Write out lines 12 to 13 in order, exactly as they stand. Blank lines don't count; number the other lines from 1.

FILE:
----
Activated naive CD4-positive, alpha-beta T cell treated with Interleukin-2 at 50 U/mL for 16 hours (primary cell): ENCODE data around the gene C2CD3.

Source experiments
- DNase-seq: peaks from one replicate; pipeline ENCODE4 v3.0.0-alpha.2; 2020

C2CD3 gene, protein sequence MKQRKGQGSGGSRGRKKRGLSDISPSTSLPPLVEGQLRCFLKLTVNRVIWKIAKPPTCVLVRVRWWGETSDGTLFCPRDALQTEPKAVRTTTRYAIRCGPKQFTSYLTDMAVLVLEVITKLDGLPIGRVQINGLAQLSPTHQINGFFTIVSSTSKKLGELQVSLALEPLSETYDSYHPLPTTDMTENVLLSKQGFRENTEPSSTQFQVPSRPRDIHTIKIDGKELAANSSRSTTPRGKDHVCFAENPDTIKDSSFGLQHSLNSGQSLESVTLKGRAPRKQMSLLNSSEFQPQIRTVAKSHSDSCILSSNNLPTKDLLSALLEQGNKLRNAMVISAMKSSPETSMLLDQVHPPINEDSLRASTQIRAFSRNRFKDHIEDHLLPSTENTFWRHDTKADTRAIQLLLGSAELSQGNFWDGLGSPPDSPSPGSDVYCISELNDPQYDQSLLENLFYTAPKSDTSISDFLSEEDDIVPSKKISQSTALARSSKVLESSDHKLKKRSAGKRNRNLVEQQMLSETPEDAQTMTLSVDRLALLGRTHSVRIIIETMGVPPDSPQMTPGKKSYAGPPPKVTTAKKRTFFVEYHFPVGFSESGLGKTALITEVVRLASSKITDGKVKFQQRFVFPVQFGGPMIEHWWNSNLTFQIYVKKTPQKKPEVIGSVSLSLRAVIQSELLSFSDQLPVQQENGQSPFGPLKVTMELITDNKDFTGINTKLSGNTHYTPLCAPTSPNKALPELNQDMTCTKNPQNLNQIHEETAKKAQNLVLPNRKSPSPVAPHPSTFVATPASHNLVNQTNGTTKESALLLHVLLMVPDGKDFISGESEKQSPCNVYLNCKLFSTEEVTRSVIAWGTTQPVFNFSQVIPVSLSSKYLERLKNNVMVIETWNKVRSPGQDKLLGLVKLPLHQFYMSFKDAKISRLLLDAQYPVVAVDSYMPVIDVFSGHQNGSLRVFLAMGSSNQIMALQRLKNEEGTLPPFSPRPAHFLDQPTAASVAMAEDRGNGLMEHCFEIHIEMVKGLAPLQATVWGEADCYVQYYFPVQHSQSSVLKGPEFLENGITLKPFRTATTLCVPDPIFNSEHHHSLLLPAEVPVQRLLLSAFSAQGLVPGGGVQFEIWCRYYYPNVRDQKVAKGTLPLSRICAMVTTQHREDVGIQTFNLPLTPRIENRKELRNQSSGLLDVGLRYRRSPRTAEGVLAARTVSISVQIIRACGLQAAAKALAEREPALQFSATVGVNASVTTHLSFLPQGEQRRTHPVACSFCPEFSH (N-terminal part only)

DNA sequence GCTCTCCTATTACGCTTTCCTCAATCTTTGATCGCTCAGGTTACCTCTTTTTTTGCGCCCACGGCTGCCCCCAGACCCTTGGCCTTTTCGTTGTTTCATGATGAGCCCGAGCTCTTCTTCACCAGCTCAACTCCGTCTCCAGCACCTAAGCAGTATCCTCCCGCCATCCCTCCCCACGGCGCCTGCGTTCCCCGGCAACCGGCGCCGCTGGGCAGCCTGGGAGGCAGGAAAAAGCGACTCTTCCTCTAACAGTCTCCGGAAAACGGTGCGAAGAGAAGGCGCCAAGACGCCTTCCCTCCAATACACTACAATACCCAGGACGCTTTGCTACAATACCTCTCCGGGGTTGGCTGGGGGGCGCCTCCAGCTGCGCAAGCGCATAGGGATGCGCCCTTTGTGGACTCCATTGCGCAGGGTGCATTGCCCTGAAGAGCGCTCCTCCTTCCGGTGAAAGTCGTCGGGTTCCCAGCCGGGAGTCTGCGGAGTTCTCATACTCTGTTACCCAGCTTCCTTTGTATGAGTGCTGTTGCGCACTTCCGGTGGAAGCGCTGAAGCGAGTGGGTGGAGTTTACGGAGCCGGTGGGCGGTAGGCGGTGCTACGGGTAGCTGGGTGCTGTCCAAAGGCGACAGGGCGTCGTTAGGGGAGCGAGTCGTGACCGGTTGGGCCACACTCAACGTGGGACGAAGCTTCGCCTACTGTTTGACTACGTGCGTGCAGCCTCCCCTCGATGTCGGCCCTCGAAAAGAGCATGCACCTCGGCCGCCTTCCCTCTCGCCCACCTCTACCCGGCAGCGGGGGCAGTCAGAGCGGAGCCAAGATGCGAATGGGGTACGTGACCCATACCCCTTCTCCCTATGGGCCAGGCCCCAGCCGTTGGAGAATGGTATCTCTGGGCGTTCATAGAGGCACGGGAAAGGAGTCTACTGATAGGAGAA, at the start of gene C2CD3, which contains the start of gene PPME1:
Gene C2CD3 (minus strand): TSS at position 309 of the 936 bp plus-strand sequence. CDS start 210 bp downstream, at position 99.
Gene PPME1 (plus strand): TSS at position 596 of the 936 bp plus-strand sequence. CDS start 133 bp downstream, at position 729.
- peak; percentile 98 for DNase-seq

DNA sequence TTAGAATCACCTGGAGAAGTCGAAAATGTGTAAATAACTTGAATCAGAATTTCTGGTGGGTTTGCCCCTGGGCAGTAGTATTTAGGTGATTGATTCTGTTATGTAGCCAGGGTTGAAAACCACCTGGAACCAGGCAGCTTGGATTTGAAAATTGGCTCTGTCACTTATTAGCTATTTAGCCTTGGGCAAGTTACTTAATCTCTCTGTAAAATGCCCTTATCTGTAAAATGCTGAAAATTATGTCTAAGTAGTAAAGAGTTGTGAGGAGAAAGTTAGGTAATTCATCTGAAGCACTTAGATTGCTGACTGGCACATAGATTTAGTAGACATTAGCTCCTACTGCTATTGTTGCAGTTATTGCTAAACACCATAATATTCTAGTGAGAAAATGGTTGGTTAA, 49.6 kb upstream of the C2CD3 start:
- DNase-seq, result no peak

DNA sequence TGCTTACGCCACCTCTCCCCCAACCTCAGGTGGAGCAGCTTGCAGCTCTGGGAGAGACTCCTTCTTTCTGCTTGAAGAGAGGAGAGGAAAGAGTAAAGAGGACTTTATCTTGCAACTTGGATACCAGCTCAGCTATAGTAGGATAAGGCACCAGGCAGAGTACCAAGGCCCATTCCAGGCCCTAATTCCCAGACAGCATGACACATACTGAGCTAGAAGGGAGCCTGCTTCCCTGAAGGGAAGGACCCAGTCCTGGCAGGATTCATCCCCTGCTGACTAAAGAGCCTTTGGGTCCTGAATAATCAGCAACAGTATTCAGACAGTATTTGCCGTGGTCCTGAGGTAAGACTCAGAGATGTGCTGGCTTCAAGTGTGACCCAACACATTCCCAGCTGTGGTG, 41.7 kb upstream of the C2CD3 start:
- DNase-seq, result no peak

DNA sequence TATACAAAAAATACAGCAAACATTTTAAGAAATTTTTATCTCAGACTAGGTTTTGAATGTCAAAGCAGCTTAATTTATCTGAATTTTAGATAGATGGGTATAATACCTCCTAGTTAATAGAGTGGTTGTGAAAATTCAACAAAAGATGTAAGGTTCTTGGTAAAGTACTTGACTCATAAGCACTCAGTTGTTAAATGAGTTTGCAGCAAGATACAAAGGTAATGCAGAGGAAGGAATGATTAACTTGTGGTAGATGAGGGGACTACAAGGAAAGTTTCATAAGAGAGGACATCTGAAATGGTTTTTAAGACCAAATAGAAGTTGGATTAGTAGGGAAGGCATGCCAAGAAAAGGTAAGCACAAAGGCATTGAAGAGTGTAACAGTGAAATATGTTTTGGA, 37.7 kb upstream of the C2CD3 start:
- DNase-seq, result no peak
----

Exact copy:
- DNase-seq, result no peak

DNA sequence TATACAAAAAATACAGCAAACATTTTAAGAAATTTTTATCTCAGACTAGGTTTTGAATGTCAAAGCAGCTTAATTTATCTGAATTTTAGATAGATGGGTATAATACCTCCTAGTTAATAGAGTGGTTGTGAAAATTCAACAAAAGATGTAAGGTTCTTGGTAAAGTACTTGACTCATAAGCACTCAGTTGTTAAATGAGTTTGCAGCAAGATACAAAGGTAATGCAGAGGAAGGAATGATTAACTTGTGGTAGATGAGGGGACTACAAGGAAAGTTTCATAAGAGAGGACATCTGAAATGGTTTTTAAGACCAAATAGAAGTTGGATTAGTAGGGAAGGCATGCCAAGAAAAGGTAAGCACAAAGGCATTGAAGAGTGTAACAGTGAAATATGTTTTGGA, 37.7 kb upstream of the C2CD3 start: